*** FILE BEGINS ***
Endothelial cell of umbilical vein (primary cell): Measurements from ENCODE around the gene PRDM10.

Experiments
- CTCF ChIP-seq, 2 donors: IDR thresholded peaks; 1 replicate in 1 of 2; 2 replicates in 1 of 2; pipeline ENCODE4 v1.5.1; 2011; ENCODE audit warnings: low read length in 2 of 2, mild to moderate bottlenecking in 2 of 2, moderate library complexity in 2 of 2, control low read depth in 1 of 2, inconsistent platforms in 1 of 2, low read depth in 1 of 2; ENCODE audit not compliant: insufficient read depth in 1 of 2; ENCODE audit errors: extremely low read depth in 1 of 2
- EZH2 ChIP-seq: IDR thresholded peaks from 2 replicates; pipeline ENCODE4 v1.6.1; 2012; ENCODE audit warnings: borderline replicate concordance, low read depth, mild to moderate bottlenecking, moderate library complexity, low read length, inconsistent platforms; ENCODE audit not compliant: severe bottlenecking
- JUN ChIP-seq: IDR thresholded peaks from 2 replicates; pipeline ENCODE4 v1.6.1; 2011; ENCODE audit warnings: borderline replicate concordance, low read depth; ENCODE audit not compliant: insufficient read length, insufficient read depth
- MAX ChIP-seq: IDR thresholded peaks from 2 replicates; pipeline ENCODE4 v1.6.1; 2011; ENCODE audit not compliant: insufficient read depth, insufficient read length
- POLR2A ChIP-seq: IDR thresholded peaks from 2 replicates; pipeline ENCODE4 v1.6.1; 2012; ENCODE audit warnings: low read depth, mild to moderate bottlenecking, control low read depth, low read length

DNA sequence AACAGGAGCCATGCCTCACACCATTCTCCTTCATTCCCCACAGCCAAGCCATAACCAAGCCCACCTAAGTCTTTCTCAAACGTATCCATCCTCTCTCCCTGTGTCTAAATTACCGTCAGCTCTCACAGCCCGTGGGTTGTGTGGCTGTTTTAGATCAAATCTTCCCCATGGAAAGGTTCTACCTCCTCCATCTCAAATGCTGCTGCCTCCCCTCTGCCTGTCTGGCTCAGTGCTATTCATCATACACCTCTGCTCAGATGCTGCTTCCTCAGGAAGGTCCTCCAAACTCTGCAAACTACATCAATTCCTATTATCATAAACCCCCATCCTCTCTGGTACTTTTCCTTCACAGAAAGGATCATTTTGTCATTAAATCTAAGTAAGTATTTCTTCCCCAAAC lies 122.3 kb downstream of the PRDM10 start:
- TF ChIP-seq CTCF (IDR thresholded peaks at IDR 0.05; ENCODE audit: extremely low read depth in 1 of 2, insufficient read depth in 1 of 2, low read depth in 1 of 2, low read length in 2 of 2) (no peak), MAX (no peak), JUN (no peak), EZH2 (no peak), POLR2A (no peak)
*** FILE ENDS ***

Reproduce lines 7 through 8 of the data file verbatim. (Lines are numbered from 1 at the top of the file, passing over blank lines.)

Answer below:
- POLR2A ChIP-seq: IDR thresholded peaks from 2 replicates; pipeline ENCODE4 v1.6.1; 2012; ENCODE audit warnings: low read depth, mild to moderate bottlenecking, control low read depth, low read length

DNA sequence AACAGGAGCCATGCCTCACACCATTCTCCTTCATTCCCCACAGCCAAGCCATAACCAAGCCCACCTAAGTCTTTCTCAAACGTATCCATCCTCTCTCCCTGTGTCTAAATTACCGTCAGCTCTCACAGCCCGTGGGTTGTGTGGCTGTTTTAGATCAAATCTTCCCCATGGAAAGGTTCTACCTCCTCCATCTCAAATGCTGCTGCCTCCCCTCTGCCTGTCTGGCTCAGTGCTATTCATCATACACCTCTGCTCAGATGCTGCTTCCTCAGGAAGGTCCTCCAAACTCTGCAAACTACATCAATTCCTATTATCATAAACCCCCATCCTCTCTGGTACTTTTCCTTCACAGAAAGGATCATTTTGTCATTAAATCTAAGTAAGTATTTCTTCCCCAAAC lies 122.3 kb downstream of the PRDM10 start: